‘Joker’ creates a compelling, dark origin story

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Brian Lang

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‘Joker’ creates a compelling, dark origin story

Joaquin Phoenix in Joker (2019)

Joaquin Phoenix in Joker (2019)

Joaquin Phoenix in Joker (2019)

Joaquin Phoenix in Joker (2019)

For 50 years, Batman has been a hit on the big screen. He’s faced countless enemies along the way, but his biggest foe has always been the Joker. Over the years, the Joker has been played by many talented actors, with Heath Ledger giving arguably the best performance. Now there’s a new Joker in town, and his origin story might not be what you expect.

“Joker” isn’t your normal superhero movie. It’s a character study of one of pop culture’s greatest villains. Since he was a little boy, Arthur Fleck has always been told to smile, no matter how hard life gets. He’s recently been released from a psych hospital with a load of medications to keep him stable enough to work as a clown. He lives in a shabby apartment with his aging mother who’s determined to get her former employer, the wealthy Thomas Wayne, to send aid and get them out of the slums. 

Arthur tries to live a normal and productive life, taking his medications and visiting a social worker weekly to try to conform to everyone else, but he can’t seem to get it right. His biggest struggle is controlling his compulsive need to laugh. It’s a high shrieking cackle that seems to bubble up at the most inopportune times, making Arthur a target for bullying and driving away any potential friends. 

This problem seems to plague Arthur continually as he flounders in his condition, reaching out to anyone around him for support. He tries to connect with his neighbors, social worker, strangers, and coworkers, for a sense of social connection and a chance to keep him grounded in reality, but he can never grasp onto anyone. 

When some Wall Street brokers on a subway harass Arthur because of his laugh, he snaps. Gunshots ring in the empty train car and Arthur finally feels a connection to the world around him. Why try to conform when it’s so much easier to fight the system?

This is the main question of the film and the themes of “the system” and its many failings come across strongly throughout “Joker.” Gotham City is depicted as a grimy, “every man for himself” trash heap that keeps people like Arthur pushed down and tucked away from normal society and he’s tired of putting up with it.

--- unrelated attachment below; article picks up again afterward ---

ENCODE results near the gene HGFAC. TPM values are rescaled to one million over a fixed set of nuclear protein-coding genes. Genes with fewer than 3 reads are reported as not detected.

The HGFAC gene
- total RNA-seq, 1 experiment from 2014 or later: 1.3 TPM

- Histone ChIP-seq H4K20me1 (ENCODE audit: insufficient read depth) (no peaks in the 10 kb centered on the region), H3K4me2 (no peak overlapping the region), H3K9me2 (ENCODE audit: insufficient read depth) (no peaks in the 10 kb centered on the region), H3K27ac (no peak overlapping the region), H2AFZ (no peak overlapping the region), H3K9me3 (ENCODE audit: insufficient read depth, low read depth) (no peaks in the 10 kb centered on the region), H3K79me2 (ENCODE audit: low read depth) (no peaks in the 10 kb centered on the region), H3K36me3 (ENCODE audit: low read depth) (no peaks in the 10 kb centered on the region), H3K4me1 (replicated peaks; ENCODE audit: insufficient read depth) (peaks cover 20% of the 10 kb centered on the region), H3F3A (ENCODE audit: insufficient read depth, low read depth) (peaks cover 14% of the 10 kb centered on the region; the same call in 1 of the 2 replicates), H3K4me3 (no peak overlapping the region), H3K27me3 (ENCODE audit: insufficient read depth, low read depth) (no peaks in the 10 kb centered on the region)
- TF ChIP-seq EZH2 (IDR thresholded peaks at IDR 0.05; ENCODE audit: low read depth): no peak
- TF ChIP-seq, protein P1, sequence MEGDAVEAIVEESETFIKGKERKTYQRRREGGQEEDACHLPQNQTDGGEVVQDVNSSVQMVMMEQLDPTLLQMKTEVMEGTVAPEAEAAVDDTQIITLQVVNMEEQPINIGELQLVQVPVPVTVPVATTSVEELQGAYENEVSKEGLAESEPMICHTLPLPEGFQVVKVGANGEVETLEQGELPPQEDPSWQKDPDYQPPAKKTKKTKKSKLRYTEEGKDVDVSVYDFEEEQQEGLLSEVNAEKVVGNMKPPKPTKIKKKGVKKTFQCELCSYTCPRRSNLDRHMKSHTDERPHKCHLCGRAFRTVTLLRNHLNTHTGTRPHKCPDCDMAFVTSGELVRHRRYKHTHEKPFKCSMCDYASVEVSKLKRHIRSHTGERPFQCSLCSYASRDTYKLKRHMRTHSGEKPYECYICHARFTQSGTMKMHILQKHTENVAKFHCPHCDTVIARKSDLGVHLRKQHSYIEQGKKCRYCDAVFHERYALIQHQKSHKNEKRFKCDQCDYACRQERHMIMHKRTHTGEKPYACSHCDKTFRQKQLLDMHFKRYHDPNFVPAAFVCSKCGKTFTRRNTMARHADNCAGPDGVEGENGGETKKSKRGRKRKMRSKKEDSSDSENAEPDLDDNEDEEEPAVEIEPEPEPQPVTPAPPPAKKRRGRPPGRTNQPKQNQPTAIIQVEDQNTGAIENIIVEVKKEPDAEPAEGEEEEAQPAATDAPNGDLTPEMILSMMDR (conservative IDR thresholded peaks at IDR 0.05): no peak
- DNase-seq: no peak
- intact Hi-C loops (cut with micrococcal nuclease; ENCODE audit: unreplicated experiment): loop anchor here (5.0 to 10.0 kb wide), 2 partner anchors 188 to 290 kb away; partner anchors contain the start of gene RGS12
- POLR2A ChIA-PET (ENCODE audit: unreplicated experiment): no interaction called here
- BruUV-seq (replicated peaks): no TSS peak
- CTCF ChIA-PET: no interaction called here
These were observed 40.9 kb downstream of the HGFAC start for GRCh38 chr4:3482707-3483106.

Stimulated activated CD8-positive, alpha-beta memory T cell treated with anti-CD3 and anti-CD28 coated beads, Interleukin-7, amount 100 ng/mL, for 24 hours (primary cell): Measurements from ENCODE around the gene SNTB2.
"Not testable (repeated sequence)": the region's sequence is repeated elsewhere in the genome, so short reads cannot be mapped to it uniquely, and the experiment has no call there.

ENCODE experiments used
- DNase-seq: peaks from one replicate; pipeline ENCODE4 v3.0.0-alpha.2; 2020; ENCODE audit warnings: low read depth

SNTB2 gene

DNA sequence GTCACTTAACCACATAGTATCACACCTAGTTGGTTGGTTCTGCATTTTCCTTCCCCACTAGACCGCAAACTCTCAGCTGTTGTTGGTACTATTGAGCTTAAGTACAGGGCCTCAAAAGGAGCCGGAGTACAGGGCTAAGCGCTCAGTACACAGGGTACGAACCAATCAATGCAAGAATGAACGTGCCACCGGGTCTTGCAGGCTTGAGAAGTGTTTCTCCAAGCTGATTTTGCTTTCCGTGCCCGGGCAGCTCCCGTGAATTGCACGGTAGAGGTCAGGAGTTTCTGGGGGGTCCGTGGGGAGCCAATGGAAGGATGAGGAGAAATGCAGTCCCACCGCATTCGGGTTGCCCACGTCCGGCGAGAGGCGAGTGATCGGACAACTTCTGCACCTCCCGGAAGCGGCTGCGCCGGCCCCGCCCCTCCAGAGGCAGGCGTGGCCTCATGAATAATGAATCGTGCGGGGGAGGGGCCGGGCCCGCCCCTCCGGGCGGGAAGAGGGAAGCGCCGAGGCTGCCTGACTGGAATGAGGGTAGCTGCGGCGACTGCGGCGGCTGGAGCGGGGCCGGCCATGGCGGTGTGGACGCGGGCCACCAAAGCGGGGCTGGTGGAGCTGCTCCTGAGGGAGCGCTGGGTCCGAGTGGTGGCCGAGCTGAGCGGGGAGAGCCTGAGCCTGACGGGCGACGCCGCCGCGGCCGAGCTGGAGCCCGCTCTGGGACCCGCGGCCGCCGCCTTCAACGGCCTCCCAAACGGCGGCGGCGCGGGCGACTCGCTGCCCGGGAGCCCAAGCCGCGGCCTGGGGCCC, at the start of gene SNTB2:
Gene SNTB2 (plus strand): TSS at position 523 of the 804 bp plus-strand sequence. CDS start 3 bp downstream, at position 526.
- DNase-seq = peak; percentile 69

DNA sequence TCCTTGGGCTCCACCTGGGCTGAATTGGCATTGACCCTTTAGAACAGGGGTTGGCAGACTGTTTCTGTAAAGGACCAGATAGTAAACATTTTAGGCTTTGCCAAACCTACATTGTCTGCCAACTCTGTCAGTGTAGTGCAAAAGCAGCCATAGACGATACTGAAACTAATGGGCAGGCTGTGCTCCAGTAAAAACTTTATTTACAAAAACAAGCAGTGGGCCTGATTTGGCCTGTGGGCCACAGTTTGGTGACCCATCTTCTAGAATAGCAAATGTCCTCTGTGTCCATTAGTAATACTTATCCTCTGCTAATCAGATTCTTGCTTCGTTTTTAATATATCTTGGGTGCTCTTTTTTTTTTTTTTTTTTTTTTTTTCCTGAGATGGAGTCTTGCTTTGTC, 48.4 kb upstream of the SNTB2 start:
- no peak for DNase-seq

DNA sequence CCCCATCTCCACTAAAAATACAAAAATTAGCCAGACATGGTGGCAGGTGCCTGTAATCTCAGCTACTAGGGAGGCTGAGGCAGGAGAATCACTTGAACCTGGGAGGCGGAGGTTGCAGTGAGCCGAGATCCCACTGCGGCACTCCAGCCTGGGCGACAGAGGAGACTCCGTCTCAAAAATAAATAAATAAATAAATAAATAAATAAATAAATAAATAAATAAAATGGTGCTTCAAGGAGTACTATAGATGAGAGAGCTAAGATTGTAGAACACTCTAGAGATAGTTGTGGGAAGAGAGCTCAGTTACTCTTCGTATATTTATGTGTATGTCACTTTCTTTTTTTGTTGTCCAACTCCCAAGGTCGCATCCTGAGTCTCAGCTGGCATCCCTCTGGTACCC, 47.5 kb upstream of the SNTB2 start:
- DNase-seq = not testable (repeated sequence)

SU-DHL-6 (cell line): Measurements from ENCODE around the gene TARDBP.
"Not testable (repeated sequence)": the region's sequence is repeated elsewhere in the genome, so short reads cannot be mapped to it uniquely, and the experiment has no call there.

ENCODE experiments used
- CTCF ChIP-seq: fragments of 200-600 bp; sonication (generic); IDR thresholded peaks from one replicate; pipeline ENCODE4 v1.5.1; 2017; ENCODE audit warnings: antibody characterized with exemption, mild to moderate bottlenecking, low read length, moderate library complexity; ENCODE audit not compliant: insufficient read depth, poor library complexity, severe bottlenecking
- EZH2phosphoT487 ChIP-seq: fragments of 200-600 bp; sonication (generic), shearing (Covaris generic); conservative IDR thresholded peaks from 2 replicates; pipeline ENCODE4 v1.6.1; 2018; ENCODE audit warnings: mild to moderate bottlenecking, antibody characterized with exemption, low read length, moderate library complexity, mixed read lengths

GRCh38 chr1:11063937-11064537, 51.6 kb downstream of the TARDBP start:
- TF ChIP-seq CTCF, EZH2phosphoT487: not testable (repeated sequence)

“Joker” focuses on Arthur’s path to madness, and since the audience can envision the ending of the film even before taking a seat, the most important parts of the movie are focused on how anyone can transform into someone as evil as the Joker. 

This transition is led by the phenomenal acting of Joaquin Phoenix, an actor who’s never been one to shy away from putting his whole being into a performance. His gaunt frame and jet-black hair lend him a sense of wildness from the start, and he methodically works to build on that base, adding tics, gestures, and facial expressions to his character as he metamorphosizes into his final, green-haired form. 

Although he plays Arthur as slightly unhinged from the start, Phoenix leaves plenty of room to allow other emotions in as well. He oscillates from hopeful, angry, mournful and giddy throughout “Joker” and shows how these emotions affect his character’s development. If it’s nothing else, “Joker” is Phoenix’s ride to critical acclaim. 

The cinematography also makes this movie stand out. Director Todd Phillips revels in showing the garbage and grittiness of the city as he plays with shadows and light. He keeps the world around Arthur dim and dirty but paints the normal world that Arthur wants to join as bright and cheery. It makes the audience want Arthur to make it out of the dirt, so at least we’ll get something nicer to look at too. 

The only real problem of “Joker” is that it has fallen into its own trap of a weak plot. Since its ending is a foregone conclusion from the start, Phillips put himself into a box of showing only Arthur’s descent into madness which is fascinating to watch, but the changes are slight and slow. He masterfully builds tension but keeps the payoff short and a little unsatisfying at the end. There was too much philosophizing and not enough action for a movie about a villain this juicy.

“Joker” is a fun film to watch even if it feels brutal at times. Phoenix’s performance is the biggest draw and while the plot is lacking in substance, it makes up for it with nice cinematography. Forget about the Joker that you thought you knew and go introduce yourself to Arthur Fleck.

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